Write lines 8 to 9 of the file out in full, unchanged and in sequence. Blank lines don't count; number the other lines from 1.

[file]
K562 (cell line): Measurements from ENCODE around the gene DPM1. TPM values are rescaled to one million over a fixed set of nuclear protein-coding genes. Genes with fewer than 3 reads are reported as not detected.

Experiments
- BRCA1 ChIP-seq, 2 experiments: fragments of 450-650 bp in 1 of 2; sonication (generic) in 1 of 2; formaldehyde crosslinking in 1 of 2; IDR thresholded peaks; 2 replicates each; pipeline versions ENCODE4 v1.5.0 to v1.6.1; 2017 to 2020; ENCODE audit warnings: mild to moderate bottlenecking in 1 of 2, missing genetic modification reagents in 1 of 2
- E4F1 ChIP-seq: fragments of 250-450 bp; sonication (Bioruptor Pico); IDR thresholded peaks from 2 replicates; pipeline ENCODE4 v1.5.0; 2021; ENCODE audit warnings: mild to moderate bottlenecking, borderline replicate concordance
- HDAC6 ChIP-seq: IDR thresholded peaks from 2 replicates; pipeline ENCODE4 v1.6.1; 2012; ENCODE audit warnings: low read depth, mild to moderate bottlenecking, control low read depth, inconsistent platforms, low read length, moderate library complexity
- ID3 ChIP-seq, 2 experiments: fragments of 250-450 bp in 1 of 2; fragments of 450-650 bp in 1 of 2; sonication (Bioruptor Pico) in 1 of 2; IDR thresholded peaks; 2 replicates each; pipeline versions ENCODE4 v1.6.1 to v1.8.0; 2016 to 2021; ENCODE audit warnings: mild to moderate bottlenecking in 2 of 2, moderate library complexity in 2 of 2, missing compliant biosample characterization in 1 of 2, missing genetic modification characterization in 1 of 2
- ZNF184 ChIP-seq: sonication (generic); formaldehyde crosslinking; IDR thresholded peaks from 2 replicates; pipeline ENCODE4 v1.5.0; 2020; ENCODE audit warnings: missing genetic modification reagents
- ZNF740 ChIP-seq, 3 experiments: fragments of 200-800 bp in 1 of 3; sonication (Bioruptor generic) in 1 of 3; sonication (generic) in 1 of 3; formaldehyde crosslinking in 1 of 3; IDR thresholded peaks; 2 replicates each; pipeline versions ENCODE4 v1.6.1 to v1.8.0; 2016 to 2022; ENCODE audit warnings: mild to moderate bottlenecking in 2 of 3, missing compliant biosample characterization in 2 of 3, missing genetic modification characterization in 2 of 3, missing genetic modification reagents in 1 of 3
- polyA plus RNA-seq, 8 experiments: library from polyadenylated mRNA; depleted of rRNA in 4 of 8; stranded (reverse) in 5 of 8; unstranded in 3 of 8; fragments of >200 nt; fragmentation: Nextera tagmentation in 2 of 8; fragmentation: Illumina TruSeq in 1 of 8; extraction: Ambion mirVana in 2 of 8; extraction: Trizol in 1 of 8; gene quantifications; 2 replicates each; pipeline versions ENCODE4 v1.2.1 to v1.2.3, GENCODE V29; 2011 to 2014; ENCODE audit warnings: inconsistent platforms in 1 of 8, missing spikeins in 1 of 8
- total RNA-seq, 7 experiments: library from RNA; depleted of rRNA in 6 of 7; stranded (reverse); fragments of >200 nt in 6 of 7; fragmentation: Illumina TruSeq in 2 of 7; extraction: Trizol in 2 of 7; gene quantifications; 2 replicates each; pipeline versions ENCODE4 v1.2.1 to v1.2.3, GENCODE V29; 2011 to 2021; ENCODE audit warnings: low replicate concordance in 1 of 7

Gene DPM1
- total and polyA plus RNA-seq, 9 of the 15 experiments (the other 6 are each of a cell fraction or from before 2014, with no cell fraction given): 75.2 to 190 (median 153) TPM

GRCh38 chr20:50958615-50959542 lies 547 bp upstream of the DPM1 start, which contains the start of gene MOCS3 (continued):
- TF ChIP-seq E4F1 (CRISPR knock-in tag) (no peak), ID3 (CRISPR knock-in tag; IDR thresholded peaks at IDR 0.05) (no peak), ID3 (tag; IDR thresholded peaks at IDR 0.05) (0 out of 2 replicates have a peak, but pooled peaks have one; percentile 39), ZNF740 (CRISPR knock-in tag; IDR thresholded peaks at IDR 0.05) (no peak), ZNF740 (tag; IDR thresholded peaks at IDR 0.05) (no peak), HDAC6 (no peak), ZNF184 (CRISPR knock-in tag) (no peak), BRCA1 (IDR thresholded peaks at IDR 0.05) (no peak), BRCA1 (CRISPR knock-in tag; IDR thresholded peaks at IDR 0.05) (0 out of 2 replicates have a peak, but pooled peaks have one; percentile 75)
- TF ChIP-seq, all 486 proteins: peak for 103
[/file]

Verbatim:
- ZNF740 ChIP-seq, 3 experiments: fragments of 200-800 bp in 1 of 3; sonication (Bioruptor generic) in 1 of 3; sonication (generic) in 1 of 3; formaldehyde crosslinking in 1 of 3; IDR thresholded peaks; 2 replicates each; pipeline versions ENCODE4 v1.6.1 to v1.8.0; 2016 to 2022; ENCODE audit warnings: mild to moderate bottlenecking in 2 of 3, missing compliant biosample characterization in 2 of 3, missing genetic modification characterization in 2 of 3, missing genetic modification reagents in 1 of 3
- polyA plus RNA-seq, 8 experiments: library from polyadenylated mRNA; depleted of rRNA in 4 of 8; stranded (reverse) in 5 of 8; unstranded in 3 of 8; fragments of >200 nt; fragmentation: Nextera tagmentation in 2 of 8; fragmentation: Illumina TruSeq in 1 of 8; extraction: Ambion mirVana in 2 of 8; extraction: Trizol in 1 of 8; gene quantifications; 2 replicates each; pipeline versions ENCODE4 v1.2.1 to v1.2.3, GENCODE V29; 2011 to 2014; ENCODE audit warnings: inconsistent platforms in 1 of 8, missing spikeins in 1 of 8